Likewise contrary to Luff’s false refrain, Social Security is not a “Ponzi Scheme”—but rather an inter-generational insurance program guaranteed by the full faith and credit of the U.S.  Indeed, as the Simpson-Bowles Commission concluded, the actuarial integrity of Social Security can be extended indefinitely by gradually increasing the payroll tax rate, removing the earnings cap, raising the retirement age, and/or means-testing benefits.  (See Daily Sentinel, “Modest changes to fix Social Security carry huge political risks”, August 20, 2012).

                Bill Hugenberg

Mike Bambino must have missed the Sentinel’s reporting of the AP’s fact-checking of Wednesday’s presidential debate (“Factual missteps included health insurance, jobless”), which omitted several falsehoods chronicled in the AP’s on-line version (“Fact Check:  Presidential debate missteps”).

As reported by Nation of Change, Romney told 27 “myths” (i.e., falsehoods, lies, and/or unverifiable “facts”) in 38 minutes – thus, one lie every 90 seconds!

Curiously, the Sentinel (presumably deliberately) omitted the AP’s analysis of Romney’s campaign-touted tax plan.

Logically, the net effect of tax code changes is calculated by subtracting total revenue-increasing offsets from total revenue-decreasing tax cuts (i.e., arithmetic).

Romney’s published plan calls for 20% across-the-board cuts in tax rates – and thus a 20% reduction in federal income tax revenues ($5 trillion over ten years).

Romney would also extend the expiring Bush tax cuts for all brackets – costing another $1 trillion, and would increase defense spending by $2 trillion – a total of $8 trillion.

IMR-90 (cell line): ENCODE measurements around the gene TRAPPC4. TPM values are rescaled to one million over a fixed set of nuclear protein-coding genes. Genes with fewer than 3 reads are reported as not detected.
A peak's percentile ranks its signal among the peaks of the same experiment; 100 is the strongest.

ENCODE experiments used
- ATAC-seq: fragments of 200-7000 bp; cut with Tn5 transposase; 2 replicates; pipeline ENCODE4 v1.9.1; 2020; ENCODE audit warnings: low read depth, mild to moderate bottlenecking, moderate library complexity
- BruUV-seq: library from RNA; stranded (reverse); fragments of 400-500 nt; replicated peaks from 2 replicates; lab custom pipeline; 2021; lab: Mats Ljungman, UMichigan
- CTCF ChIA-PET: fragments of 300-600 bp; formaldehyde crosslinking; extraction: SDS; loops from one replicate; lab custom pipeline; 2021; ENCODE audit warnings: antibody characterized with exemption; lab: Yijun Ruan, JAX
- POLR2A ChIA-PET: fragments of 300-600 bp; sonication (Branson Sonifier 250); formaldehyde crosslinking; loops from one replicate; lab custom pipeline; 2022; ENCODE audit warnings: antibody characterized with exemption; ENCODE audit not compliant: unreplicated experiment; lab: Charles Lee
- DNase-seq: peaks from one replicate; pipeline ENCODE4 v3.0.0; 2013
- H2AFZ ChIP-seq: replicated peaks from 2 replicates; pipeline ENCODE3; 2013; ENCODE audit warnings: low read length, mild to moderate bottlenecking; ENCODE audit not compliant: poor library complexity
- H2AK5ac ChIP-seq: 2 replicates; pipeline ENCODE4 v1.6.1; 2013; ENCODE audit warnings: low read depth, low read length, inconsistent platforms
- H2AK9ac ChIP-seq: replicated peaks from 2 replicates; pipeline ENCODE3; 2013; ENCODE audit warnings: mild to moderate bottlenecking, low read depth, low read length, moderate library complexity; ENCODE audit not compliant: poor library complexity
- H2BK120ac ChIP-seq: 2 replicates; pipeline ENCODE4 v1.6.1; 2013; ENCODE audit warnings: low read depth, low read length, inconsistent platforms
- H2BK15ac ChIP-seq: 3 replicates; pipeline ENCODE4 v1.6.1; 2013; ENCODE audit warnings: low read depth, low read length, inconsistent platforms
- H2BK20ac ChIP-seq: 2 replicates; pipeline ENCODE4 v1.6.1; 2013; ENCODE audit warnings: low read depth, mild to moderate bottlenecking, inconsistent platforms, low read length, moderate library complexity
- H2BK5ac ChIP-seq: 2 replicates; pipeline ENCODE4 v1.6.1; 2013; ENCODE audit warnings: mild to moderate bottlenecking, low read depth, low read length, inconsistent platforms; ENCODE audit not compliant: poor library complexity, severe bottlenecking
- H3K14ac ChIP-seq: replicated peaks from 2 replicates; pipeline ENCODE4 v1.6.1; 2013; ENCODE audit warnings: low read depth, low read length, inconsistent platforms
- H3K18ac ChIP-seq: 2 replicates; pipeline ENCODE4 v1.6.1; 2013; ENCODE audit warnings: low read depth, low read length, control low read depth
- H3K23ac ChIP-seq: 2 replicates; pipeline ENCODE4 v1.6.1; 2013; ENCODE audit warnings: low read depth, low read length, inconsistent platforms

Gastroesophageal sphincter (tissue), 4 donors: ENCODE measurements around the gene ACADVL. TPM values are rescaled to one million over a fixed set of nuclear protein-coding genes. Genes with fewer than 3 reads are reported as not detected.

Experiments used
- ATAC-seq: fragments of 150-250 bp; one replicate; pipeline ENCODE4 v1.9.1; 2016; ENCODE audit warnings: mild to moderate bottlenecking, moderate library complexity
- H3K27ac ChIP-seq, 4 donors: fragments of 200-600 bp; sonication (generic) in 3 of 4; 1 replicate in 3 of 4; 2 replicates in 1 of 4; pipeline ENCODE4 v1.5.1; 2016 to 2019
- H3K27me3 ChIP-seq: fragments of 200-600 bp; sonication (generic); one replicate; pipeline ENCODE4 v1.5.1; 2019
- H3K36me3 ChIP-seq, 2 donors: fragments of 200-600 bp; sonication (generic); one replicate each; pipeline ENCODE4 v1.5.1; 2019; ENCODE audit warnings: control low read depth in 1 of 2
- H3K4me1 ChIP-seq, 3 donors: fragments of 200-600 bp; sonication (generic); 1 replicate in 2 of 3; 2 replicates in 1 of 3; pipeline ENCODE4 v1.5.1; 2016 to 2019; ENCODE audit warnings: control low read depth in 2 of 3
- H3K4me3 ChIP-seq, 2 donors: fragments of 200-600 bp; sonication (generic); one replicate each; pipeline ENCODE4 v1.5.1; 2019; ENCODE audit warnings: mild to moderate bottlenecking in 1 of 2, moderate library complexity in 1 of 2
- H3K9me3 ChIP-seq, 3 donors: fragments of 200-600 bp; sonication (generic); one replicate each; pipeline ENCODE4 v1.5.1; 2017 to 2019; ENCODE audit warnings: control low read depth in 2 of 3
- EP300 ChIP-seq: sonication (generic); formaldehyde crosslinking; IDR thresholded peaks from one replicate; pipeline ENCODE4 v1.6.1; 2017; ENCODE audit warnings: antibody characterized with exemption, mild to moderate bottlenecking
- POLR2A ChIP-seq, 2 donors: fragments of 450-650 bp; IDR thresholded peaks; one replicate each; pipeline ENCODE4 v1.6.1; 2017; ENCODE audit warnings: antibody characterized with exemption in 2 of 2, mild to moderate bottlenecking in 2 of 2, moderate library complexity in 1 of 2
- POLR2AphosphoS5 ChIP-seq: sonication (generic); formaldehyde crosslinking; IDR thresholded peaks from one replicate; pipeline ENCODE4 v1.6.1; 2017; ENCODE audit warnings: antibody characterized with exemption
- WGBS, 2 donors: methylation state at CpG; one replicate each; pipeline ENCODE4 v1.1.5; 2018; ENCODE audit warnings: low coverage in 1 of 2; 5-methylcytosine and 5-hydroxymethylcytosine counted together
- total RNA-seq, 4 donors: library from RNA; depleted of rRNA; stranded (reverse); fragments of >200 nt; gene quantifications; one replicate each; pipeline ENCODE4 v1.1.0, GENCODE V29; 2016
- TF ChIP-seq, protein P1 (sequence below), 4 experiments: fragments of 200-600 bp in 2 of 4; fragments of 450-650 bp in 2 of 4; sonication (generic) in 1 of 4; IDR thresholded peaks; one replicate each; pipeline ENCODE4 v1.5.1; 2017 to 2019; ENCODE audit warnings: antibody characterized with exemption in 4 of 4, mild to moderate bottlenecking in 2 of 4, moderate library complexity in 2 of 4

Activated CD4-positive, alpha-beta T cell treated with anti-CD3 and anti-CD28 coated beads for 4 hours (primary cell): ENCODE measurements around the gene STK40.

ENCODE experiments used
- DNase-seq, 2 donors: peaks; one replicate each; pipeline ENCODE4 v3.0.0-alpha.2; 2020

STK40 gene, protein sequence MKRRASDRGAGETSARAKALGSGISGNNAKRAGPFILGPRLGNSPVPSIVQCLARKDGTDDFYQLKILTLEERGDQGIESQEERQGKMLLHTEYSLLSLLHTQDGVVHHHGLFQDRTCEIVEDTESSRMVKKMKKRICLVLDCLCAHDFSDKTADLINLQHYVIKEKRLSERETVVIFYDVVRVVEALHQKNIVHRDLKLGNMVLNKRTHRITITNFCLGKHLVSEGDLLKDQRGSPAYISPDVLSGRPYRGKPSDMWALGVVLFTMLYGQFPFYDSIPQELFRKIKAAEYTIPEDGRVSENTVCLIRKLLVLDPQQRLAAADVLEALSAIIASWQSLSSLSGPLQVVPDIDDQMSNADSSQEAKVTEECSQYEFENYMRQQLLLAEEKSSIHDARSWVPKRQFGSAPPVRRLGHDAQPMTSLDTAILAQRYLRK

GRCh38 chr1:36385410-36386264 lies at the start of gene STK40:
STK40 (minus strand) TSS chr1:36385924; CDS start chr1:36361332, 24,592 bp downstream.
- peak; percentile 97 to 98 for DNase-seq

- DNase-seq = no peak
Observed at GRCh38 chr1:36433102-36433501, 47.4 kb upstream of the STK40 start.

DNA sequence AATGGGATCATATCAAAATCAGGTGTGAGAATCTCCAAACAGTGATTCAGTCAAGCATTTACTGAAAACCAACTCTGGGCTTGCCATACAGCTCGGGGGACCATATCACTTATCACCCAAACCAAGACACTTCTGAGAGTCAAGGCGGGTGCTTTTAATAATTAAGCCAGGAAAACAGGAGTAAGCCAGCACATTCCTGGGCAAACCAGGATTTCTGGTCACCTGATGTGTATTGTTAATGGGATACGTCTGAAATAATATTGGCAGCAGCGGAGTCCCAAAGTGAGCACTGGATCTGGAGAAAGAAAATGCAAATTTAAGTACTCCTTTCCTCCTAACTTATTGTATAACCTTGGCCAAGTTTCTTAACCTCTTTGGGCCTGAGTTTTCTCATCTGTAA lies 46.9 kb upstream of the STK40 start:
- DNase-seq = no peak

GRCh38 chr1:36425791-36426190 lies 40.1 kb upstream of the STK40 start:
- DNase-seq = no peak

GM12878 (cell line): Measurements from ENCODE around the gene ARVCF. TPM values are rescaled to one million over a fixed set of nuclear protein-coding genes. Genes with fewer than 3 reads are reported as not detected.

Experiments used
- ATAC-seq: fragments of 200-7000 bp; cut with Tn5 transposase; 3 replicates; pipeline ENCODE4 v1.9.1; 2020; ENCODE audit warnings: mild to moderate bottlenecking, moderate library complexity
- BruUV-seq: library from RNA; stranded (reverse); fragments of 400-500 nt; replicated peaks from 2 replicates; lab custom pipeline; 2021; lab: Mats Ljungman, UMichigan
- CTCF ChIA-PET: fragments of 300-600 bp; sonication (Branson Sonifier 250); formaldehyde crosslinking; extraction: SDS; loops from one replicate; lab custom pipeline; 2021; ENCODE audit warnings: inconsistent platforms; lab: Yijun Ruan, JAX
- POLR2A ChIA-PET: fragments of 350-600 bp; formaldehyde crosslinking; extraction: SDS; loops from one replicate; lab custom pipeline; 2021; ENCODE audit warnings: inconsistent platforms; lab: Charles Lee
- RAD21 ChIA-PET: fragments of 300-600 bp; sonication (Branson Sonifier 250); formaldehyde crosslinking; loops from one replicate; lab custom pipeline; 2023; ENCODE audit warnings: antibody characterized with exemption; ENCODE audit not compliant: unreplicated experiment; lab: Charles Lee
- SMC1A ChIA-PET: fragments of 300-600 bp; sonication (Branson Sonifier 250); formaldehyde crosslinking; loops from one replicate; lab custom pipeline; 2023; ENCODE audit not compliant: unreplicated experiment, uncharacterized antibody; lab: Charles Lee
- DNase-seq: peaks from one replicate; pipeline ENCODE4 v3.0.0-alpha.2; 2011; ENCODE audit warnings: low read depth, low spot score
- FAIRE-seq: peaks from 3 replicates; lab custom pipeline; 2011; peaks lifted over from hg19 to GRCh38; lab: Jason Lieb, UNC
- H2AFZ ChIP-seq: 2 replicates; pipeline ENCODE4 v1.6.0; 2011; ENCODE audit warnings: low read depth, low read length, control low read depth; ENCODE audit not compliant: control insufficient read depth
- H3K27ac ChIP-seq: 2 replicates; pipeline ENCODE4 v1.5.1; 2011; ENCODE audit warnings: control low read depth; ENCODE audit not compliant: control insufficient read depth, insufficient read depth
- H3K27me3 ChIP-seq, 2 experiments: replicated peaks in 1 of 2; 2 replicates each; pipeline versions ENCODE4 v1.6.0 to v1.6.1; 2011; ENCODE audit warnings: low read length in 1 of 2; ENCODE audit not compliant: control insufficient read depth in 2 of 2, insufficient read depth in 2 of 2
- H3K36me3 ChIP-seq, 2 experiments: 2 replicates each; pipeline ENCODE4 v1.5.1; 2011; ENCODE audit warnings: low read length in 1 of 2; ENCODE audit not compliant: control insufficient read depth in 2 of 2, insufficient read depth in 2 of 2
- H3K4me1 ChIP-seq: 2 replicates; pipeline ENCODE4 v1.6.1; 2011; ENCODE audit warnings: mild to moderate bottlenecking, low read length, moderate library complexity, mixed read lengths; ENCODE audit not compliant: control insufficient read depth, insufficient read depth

Romney claimed that his tax cuts would always be “revenue neutral”—because revenue reductions created by his plan would be filled by limiting as-yet-unspecified deductions for the “top 3%” (to be “negotiated” with Congress), thus admitting that there might be no tax cuts whatsoever – prompting President Obama to caustically retort that Romney’s “one big idea” was in fact a “never mind”.
As President Obama stated – and as the widely-regarded non-partisan Tax Policy Center concluded—there is simply not enough revenue available from those deductions to close a $5 trillion gap, so either deficits would explode or the middle 50% of taxpayers (97% minus the bottom 47% who pay none) would average $2300 in annual tax increases.

Romney dismissed that inconvenient fact by disingenuously referencing “other studies”—produced by conservative “think tanks”—which close Romney’s (and Ryan’s) revenue shortfalls by arbitrarily assuming that their tax cuts (if any) would stimulate sufficiently robust economic growth to generate the necessary additional tax revenues.  Magic!

That is the core “shell game” (and discredited premise) of “Voodoo Economics” and, as the AP noted, “Congress doesn’t use those kinds of projections when it estimates the effect of tax legislation”.

                Bill Hugenberg